In his recent book The Jungle Grows Back, American historian and journalist Robert Kagan asks readers to confront the possibility that this retreat isn’t a temporary slippage but rather that in the arc of history it is democracy itself that is an aberration, notes Michael Petrou. “All this has been an anomaly in the history of human existence,” he writes of post-1945 relative peace and prosperity. “The liberal world order is fragile and impermanent. Like a garden, it is ever under siege from the natural forces of history, the jungle whose vines and weeds constantly threaten to overwhelm it.”
This matters to Canada more than most countries. Our security, our trading prosperity, the values that are baked into our politics, all depend on the success and the fortitude of the liberal international order. And that order in turn depends on the strength of global democracy in the face of the movements and political trends that oppose it, from resurgent nationalism to populism to dictatorship — and sometimes an amalgamation of all these and other illiberal ideologies, he writes for the Centre for International Governance Innovation:
A Canadian foreign policy that champions “the values of inclusive and accountable governance, including by promoting human rights, women’s empowerment and gender equality, and respect for diversity and inclusion,” as Trudeau’s mandate letter dictates, or that promotes a “feminist approach to development,” as does the mandate letter to Minister of International Development Karina Gould, must therefore build on a strategy of expanding and strengthening democracy abroad. RTWT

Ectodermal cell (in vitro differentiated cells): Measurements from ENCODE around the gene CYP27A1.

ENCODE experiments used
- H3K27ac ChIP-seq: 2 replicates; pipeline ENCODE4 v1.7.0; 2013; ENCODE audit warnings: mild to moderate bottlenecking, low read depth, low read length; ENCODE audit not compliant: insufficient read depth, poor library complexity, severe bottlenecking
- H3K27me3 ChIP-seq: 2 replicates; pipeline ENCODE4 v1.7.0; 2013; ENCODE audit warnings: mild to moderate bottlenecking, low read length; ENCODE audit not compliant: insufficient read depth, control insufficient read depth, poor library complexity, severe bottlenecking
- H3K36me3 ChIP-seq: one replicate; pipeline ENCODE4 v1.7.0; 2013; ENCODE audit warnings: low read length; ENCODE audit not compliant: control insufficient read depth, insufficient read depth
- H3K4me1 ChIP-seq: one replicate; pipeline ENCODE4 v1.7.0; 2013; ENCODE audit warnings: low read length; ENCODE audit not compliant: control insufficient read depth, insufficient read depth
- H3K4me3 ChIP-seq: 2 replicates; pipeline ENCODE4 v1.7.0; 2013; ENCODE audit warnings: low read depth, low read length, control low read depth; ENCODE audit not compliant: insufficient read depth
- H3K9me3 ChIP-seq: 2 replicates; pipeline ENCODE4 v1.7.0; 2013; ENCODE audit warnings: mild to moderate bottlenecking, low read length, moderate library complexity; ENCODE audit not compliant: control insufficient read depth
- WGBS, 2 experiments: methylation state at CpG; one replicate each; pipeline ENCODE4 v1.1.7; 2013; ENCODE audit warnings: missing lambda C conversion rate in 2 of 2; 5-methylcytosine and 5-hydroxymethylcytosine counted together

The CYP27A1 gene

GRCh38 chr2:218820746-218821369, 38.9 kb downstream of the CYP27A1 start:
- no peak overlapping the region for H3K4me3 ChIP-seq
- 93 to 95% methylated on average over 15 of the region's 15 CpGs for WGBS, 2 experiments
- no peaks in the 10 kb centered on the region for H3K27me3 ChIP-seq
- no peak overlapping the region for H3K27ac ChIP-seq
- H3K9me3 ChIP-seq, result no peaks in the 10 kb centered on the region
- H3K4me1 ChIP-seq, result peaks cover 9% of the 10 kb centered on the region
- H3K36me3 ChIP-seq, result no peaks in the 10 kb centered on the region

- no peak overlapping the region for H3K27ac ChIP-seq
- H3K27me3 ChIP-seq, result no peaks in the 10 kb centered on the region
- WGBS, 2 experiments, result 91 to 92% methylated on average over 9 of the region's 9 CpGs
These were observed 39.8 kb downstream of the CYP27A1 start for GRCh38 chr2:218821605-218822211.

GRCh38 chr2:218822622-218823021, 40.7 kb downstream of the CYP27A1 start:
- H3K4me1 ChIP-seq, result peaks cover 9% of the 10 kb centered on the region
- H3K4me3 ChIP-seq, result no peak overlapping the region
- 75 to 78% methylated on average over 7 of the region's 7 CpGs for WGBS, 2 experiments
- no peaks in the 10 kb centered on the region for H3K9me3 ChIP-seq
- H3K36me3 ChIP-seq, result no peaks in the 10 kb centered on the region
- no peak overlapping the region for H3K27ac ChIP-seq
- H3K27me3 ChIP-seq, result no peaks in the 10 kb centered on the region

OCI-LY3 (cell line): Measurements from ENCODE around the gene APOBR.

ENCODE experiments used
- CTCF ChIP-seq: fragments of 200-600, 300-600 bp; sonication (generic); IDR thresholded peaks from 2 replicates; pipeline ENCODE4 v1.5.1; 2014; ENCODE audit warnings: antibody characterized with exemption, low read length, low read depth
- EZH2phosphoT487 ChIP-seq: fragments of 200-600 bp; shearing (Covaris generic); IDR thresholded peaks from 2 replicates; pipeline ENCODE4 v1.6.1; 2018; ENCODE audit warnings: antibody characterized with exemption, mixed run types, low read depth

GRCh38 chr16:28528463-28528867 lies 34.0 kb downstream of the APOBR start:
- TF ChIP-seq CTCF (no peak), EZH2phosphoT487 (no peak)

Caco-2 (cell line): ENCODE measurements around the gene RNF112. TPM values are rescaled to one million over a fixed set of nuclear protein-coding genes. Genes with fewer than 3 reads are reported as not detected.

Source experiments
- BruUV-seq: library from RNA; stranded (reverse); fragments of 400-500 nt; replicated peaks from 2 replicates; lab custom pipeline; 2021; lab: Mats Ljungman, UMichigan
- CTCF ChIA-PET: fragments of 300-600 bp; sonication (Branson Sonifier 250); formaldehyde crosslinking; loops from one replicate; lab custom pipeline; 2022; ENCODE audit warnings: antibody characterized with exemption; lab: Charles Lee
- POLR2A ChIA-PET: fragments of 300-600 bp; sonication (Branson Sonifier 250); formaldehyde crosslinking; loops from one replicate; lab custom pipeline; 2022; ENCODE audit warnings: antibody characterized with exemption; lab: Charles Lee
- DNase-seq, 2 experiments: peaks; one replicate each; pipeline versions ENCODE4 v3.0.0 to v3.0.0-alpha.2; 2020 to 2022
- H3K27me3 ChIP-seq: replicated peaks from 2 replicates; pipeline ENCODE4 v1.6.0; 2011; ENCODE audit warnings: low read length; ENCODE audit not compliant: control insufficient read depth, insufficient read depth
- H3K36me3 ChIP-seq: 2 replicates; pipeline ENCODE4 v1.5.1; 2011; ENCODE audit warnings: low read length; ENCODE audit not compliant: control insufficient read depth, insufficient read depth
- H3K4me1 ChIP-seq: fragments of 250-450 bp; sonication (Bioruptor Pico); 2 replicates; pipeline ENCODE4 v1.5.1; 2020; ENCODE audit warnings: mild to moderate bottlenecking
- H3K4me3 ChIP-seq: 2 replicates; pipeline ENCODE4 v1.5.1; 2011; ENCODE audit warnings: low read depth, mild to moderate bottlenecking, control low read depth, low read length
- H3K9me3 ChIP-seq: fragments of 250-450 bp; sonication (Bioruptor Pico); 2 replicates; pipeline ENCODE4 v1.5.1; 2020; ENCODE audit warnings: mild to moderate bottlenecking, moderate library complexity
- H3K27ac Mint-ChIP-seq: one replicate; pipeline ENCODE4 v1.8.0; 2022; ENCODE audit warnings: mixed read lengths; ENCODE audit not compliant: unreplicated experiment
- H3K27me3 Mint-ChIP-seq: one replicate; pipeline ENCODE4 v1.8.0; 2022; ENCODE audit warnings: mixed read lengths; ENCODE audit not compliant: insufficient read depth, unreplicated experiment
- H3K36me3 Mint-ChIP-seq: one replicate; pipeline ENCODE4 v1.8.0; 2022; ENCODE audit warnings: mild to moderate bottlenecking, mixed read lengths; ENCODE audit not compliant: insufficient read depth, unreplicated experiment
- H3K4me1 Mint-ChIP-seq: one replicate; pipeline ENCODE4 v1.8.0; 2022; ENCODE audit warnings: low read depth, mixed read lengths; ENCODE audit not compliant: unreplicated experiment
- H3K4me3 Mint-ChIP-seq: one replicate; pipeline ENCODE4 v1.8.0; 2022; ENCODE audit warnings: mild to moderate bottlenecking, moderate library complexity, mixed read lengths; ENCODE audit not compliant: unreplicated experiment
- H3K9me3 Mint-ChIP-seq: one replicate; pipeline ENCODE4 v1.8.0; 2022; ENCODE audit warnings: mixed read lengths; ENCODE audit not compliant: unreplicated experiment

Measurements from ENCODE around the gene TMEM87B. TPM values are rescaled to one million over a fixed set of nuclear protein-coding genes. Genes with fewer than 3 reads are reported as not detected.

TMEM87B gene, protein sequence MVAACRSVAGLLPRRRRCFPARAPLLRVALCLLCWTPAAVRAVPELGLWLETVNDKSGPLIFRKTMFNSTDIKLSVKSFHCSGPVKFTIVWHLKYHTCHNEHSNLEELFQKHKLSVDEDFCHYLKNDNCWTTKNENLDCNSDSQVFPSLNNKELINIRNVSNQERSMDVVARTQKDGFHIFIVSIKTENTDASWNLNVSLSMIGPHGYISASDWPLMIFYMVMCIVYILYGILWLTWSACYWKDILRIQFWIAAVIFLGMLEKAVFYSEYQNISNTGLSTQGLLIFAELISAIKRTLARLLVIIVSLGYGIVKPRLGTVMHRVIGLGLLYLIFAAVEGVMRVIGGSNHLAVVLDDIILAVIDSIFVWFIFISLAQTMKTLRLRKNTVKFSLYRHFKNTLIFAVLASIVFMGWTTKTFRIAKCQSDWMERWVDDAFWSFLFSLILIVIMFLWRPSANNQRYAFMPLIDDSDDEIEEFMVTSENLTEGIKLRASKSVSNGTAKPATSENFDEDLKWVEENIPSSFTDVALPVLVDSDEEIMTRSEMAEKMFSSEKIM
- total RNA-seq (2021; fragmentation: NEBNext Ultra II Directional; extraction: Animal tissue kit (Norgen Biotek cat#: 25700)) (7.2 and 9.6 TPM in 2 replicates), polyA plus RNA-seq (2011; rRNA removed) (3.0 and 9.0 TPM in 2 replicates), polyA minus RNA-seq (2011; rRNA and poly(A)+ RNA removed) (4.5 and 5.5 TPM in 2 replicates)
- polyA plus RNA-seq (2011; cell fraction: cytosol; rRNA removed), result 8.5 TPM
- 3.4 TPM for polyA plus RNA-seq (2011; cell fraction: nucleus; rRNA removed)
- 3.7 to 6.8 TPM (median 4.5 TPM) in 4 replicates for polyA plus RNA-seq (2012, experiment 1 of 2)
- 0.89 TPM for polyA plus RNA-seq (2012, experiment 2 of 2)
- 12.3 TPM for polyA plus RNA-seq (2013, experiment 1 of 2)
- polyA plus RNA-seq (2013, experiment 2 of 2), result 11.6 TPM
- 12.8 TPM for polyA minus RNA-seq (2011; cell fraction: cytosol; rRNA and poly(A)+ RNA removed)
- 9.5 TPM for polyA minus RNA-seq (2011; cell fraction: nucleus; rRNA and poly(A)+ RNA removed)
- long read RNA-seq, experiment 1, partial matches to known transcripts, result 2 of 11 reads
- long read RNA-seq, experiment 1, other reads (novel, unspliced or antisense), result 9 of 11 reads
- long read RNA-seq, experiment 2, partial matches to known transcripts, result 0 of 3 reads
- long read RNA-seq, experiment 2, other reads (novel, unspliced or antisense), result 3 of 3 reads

The European Commission has launched a call for proposals through its European Instrument for Democracy and Human Rights, which is designed to support civil society to become an effective force for political reform and defense of human rights. This call has 3 main lots: (1) business and human rights, (2) fight against torture and other ill-treatment, and (3) democratic accountability.
Organizations from the countries in the Black Sea Region and neighboring areas, mainly Armenia, Azerbaijan, Belarus, Georgia, Republic of Moldova, Ukraine, and Turkey can apply under the second lot: 2. Fight against torture and other ill-treatment. The specific objective lot 2 is to provide support to civil society projects by contributing to the prohibition and prevention of torture, ensuring accountability for torture and other ill treatment outside the EU, in particular by supporting civil society in the implementation of existing legislation, court rulings, regional statutes, and other forms of regulations on torture and other cruel, inhuman or degrading treatment or punishment. RTWT